What does mould need to Grow? Mould spores need three things in order to grow and multiply. That being nutrients, moisture and time. Mould can start to grow on a surface in the right conditions in as little as 24 hours.

How can I prevent mould growth in my house?

Mould spores are everywhere. They are carried by air currents throughout your home. They look for a moist dark environment where they settle and multiply. In order to prevent mould growth in your home is to maintain your home in order to keep out excess moisture. This includes having your roof checked regularly for leaks, have plumbing maintained and drying any spills, leaks or flooding that may occur.

It is recommended that home humidity levels are kept to to 30-50% to prevent mould growth. Mould also grows efficiently in warmer more humid climates, and blossoms at 25 to 30 °C. Condensation on or around windows can be an indication that your home’s moisture levels are too high. Two ways a homeowner can decrease the humidity in the home is by increasing ventilation and buying a dehumidifier.

To increase your home’s ventilation, be sure to use correctly vented exhaust fans while in the kitchen and bathroom, to reduce the moisture in the air. Assure that ventilation throughout your home is adequate to keep up with moisture levels, consider sub-floor and roof ventilations as well as high quality bathroom and laundry ventilation systems. If your home is still struggling with higher than advisable humidity levels, consider buying a dehumidifier to maintain a optimum levels of humidity resistant to mould growth. Make sure you purchase a dehumidifier that will cover the square footage necessary for your residence.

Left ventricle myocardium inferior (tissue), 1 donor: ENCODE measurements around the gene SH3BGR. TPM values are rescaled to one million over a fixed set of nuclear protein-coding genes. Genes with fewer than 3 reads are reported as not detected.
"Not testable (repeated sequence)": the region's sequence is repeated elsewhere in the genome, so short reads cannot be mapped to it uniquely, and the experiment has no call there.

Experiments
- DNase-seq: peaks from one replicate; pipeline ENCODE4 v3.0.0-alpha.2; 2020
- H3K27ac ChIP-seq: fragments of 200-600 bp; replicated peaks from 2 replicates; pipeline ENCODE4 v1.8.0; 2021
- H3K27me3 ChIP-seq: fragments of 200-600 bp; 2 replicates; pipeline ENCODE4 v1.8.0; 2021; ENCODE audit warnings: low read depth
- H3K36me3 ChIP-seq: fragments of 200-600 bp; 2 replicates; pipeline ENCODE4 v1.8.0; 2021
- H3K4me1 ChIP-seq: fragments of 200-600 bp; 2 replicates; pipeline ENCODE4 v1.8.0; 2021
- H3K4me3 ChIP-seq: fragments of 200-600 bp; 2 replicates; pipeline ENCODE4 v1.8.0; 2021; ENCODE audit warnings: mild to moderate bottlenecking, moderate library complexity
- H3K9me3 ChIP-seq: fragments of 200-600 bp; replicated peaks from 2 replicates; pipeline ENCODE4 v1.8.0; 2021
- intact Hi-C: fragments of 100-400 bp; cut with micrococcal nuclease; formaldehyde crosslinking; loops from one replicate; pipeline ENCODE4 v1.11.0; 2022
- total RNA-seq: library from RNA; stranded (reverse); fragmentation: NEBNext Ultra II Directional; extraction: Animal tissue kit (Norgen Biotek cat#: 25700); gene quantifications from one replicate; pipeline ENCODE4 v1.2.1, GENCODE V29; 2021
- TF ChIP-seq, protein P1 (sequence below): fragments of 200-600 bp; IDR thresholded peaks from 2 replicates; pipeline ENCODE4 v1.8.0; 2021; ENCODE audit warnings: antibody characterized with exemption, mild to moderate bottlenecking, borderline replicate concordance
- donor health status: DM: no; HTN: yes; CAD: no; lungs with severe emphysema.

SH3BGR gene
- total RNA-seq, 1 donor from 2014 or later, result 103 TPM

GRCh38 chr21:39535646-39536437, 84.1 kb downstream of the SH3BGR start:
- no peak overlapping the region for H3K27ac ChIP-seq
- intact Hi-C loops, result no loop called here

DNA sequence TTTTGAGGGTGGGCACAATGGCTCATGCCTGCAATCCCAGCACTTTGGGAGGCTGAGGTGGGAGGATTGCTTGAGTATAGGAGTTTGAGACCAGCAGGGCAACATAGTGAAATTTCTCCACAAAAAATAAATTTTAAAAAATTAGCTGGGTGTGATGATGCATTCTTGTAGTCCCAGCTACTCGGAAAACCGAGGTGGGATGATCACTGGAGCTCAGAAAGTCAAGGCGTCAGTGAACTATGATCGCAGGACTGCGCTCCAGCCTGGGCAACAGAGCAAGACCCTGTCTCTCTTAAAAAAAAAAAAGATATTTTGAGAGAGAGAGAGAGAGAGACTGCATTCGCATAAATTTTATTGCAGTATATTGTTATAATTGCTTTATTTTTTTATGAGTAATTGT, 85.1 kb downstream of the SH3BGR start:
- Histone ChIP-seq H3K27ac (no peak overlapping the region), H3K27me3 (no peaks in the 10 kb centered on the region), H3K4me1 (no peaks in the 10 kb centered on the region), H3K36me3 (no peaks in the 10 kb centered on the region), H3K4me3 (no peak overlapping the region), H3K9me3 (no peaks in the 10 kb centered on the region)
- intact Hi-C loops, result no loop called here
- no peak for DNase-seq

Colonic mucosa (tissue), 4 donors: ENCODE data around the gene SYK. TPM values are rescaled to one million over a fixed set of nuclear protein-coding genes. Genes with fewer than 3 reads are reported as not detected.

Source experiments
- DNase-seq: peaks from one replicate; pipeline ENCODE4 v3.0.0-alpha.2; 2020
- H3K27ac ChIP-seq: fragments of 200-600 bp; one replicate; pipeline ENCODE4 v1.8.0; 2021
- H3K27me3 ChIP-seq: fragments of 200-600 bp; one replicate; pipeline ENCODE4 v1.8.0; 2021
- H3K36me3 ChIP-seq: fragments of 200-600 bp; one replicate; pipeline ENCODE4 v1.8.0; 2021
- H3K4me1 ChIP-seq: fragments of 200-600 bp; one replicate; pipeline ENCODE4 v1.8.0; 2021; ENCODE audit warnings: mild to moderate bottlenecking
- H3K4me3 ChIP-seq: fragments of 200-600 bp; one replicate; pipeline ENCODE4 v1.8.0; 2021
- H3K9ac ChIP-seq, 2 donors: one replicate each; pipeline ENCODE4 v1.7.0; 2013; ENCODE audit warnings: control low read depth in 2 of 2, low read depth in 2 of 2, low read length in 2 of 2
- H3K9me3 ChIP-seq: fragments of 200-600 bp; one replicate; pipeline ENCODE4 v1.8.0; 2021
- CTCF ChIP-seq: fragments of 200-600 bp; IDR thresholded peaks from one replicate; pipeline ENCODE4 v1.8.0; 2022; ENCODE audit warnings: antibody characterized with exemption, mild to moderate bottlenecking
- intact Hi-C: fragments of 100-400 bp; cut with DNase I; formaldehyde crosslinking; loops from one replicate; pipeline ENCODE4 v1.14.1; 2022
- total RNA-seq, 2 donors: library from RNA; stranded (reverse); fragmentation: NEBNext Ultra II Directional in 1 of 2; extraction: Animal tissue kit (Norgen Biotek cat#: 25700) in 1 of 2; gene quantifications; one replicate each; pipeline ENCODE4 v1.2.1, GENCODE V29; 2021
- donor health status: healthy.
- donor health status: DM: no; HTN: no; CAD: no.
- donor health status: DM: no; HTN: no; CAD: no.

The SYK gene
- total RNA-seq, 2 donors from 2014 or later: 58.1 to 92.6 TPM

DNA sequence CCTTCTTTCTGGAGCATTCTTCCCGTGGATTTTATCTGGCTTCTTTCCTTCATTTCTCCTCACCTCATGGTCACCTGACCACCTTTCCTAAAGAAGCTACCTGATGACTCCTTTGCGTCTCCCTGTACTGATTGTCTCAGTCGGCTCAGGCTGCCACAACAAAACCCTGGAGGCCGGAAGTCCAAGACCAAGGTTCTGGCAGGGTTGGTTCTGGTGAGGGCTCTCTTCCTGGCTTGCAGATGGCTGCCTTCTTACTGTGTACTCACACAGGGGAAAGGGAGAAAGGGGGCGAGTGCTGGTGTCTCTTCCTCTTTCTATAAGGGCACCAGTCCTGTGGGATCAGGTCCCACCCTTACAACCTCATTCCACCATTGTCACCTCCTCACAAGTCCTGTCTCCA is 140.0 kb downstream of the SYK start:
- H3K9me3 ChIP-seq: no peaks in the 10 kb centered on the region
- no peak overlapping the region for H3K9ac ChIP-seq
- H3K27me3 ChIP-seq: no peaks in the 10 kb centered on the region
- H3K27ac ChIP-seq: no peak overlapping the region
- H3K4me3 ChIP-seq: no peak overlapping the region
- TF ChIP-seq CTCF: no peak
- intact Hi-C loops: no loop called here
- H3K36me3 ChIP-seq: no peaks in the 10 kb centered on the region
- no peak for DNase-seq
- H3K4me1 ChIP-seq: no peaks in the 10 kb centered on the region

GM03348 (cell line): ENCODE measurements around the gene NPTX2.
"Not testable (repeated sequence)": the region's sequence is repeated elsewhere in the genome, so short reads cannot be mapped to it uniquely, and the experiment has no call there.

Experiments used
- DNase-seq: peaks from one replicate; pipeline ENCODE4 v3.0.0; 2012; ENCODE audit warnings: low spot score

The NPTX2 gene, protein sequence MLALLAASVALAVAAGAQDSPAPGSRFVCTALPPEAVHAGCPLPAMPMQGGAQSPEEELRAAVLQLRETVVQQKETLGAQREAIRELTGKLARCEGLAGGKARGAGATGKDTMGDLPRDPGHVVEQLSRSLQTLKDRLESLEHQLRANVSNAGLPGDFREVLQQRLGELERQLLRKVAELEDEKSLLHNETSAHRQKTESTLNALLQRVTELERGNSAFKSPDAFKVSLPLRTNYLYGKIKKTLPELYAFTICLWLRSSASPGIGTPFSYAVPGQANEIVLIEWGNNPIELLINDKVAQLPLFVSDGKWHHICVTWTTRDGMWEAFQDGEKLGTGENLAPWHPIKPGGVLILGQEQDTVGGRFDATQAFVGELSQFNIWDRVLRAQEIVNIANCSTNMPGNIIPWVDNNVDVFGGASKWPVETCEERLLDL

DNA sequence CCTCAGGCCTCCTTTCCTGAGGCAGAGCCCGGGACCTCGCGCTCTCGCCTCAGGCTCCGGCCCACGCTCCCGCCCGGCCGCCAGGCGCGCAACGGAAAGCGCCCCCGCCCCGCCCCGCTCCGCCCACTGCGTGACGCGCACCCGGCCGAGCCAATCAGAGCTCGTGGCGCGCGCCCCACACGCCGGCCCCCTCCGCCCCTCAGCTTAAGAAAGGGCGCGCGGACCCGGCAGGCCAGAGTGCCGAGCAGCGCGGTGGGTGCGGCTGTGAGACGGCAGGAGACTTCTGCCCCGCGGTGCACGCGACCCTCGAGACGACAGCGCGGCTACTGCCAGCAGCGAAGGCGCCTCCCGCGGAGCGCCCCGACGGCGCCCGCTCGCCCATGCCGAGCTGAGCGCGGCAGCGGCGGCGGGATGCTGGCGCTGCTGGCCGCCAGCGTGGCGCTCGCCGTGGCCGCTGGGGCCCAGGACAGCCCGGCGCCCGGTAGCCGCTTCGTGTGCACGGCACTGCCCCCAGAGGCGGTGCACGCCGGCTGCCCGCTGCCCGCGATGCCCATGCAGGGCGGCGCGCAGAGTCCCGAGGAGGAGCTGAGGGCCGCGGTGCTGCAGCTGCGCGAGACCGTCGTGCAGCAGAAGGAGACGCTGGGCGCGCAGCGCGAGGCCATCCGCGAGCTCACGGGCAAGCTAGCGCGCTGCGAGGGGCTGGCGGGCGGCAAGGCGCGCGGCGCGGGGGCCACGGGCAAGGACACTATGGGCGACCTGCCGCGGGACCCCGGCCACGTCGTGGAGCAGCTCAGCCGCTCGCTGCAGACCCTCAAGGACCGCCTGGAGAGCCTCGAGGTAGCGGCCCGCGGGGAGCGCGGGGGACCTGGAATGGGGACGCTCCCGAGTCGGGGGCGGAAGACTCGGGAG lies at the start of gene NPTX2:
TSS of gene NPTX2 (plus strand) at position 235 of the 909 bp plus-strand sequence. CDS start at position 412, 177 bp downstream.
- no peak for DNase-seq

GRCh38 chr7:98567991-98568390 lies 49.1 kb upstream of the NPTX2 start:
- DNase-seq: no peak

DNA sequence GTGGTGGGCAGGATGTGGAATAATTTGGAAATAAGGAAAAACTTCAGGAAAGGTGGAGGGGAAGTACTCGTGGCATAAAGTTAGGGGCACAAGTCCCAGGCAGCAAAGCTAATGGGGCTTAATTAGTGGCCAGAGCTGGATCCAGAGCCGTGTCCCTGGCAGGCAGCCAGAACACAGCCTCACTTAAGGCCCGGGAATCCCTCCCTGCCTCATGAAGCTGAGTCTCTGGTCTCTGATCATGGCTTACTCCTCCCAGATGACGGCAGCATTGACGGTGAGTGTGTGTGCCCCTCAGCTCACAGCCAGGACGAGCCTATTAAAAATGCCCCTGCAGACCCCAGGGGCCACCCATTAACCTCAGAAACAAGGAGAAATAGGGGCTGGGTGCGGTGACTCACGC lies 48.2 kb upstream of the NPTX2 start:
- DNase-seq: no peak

Attending to moisture leaks in your home

If your home has water leaks, it is likely that mould will follow. Leaks can occur in pipes, roofs, appliances and windows. Because leaks are usually undetectable behind a wall or in the ceiling, leaks can have the advantage of time to release water into your home continuously. This constant influx of water can increase mould growth considerably. To look for leaks in your home, be on the lookout for –

  • water stains
  • warping or bowing of walls and architraves
  • deterioration of wood
  • bubbling or cracking paint or wallpaper
  • Symptoms of mould sickness in your family

Flooding and other water damage

Flooding is a serious risk factor for mould growth. When excessive amounts of water enter a building and remain for a period of time, mould will begin to develop in as little as 24 hours. Therefore prompt action is needed in the event of a flood to prevent or reduce mould damage in your home.

You may wish to hire a professional to restore your home after a flood. This is a very good option because a professional water damage specialist has the credentials and equipment to deal with flood and water damage in a home most flood damage specialists will even deal with your insurance for you.

What is stachybotrys chartarum?

Stachybotrys chartarum is a toxic mold/fungi that commonly grows in homes and buildings and can cause “sick building syndrome,” this is medical condition where people develop symptoms of illness that go away or improve when they are not in the building that contains the mould issue. Stachybotrys chartarum is greenish-black in colour and can be slimy to the touch. This harmful mould likes to grow on high-cellulose material such as dry wall, carpet, wall paper, fiberboard, ceiling tiles, thermal insulation, etc therefore it is commonly found growing indoors. Some other common moulds that grow indoors are Cladosporium, Penicillium, Aspergillus, and Alternaria. Indoor moulds grow when there is water damage, too much moisture or humidity, water leaks, or flooding.

Where does mould grow best?